This October, a class offered through SUNY Adirondack’s Continuing Education division will provide details on the life of Solomon Northup. Northup was a free black man who was kidnapped from Saratoga Springs, New York in 1841, and sold into slavery.
Following his release in 1853, Northup penned a narrative, Twelve Years a Slave, which was the basis for the Academy Award winning film, 12 Years a Slave. The title of the class is “The Real Solomon Northup from 12 Years a Slave,” and the instructor is local author David Fiske. Continue reading
The town of Williamstown, Massachusetts is currently restoring some artifacts from a pretty much forgotten celebration of two important events in New York State history.
In the fall of 1909, various activities took place from New York City up to Albany to commemorate Hendrick Hudson’s 1609 trip up the river that would come to bear his name, and also the 1809 steamboat trip on the river by Robert Fulton’s Clermont. Continue reading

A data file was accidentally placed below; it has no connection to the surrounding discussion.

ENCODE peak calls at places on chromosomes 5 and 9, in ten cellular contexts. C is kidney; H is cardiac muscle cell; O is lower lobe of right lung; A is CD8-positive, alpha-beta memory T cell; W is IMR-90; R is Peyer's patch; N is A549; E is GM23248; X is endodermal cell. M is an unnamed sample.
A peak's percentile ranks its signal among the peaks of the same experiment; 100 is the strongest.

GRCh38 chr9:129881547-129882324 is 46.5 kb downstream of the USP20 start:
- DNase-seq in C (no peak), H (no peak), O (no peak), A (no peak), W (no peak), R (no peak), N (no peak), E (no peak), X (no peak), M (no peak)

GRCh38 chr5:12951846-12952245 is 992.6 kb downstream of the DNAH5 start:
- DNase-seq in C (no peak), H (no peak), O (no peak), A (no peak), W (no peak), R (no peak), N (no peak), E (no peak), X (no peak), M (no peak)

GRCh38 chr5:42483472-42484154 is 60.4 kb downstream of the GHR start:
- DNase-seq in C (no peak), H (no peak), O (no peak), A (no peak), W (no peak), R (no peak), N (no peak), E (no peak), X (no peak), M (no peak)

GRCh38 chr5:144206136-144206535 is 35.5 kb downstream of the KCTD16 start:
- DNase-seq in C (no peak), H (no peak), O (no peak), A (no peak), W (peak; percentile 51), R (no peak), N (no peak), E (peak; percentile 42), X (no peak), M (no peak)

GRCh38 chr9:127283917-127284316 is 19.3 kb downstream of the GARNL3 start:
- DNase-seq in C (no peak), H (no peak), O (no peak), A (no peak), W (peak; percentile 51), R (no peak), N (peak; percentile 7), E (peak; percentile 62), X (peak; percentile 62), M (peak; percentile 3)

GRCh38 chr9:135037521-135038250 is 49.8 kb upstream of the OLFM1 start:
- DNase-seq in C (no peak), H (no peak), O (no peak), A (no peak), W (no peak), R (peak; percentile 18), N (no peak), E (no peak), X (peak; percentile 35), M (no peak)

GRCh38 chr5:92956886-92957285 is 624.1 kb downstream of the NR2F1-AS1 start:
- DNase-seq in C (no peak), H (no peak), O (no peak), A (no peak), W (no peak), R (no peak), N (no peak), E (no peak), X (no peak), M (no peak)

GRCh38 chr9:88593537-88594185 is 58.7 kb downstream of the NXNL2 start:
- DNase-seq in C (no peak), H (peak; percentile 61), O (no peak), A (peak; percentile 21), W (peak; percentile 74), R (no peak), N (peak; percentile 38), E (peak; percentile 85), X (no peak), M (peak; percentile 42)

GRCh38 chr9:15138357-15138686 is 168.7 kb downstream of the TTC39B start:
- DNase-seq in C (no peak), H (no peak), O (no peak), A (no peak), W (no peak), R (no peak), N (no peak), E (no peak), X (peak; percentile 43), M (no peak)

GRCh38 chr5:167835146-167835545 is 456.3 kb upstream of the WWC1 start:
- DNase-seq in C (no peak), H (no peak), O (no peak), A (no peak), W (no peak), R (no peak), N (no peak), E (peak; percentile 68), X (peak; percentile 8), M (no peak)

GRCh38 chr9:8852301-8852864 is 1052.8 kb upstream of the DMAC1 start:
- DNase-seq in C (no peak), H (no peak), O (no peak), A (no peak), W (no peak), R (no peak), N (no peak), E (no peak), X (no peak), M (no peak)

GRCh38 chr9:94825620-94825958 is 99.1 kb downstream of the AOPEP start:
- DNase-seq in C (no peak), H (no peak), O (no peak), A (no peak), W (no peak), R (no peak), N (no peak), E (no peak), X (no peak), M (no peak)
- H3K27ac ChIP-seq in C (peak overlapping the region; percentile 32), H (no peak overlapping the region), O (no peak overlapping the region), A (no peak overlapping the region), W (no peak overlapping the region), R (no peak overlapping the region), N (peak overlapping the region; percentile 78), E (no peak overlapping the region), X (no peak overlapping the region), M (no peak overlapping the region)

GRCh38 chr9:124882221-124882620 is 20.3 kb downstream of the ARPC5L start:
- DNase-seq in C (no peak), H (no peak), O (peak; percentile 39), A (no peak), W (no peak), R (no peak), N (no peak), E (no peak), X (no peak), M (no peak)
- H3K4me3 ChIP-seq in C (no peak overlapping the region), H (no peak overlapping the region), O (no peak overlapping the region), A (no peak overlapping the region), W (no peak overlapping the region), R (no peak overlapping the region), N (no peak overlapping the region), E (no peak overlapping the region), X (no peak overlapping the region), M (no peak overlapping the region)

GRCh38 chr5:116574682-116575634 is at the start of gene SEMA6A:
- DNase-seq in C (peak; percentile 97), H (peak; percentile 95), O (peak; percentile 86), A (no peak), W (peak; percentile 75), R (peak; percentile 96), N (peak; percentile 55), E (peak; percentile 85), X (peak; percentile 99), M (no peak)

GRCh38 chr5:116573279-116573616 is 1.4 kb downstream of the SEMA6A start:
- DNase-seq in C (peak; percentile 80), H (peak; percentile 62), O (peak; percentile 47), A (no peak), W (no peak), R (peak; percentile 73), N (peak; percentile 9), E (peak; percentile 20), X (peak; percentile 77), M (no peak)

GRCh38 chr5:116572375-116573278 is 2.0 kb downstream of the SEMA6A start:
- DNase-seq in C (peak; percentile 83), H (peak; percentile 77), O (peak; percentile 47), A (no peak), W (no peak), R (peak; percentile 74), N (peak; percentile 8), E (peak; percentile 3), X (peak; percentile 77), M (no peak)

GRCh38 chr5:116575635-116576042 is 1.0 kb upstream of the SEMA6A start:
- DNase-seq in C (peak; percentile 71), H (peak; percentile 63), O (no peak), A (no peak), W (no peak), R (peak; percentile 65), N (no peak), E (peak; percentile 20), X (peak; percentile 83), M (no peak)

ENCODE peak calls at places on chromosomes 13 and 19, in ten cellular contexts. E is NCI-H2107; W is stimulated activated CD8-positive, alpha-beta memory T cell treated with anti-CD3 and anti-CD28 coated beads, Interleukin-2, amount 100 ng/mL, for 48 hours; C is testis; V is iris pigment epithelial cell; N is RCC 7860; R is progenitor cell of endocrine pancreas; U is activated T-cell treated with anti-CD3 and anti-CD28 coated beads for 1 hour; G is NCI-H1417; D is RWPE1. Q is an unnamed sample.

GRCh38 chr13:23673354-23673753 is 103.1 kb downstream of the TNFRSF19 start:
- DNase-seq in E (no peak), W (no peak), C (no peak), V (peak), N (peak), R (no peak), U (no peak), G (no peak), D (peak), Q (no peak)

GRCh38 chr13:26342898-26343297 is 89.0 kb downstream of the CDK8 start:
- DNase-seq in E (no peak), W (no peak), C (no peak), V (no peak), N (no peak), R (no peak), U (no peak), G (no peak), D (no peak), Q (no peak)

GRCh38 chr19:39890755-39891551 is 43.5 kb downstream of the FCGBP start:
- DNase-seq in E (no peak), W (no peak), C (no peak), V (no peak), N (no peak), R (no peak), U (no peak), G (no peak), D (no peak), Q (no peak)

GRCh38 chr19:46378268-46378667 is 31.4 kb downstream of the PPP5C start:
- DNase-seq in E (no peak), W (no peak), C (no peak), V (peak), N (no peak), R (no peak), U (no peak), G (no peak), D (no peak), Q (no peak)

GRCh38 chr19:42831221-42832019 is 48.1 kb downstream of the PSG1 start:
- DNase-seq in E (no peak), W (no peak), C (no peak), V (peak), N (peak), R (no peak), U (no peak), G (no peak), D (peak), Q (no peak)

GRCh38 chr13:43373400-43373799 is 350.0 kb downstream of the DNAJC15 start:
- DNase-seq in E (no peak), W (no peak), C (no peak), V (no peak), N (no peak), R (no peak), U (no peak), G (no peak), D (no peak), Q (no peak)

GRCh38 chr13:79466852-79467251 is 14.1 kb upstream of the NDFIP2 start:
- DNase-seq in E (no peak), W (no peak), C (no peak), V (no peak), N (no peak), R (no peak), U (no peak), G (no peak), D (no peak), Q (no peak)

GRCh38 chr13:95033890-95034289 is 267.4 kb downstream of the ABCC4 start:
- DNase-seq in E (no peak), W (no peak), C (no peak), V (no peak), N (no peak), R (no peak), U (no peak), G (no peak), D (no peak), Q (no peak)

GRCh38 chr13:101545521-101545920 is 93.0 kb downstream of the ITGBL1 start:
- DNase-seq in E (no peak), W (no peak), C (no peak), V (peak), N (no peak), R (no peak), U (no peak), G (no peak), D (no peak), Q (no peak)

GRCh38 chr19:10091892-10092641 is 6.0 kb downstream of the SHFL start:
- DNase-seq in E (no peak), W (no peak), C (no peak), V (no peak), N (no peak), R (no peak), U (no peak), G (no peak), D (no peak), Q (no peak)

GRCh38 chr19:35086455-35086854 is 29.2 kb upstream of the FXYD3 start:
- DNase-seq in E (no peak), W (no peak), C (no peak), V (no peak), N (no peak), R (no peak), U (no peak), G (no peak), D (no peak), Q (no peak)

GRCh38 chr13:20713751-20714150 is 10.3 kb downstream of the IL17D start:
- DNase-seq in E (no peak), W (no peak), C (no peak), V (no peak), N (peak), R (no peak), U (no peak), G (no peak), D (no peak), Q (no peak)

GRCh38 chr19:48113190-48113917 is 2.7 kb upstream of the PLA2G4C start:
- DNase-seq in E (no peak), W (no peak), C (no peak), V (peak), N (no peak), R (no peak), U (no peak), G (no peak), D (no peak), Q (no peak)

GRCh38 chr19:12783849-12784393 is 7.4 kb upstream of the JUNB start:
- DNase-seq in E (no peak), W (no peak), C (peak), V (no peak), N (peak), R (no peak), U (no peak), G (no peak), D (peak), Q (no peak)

During the summer hiking season, one of the most popular destinations in the Catskills is Overlook Mountain. Sunny days will have the parking area, located across from a monastery on Mead Mountain Road in Woodstock, at overflow capacity. The hike to the summit, along a dirt road, is not especially grueling, though hikers can expect to do some heavy breathing as they near the top. Continue reading
Caroline Scott Harrison, the wife of U.S. President Benjamin Harrison, died in the fall of 1892, after a trip to the Adirondacks failed to cure her tuberculosis. Her death left the White House without a first lady. Harrison’s daughter, Mary Scott McKee, filled that role for the last few months of Harrison’s term (he lost his bid for re-election that November). In those days, presidential terms ended in March, so Mrs. McKee carried on as first lady for about five months.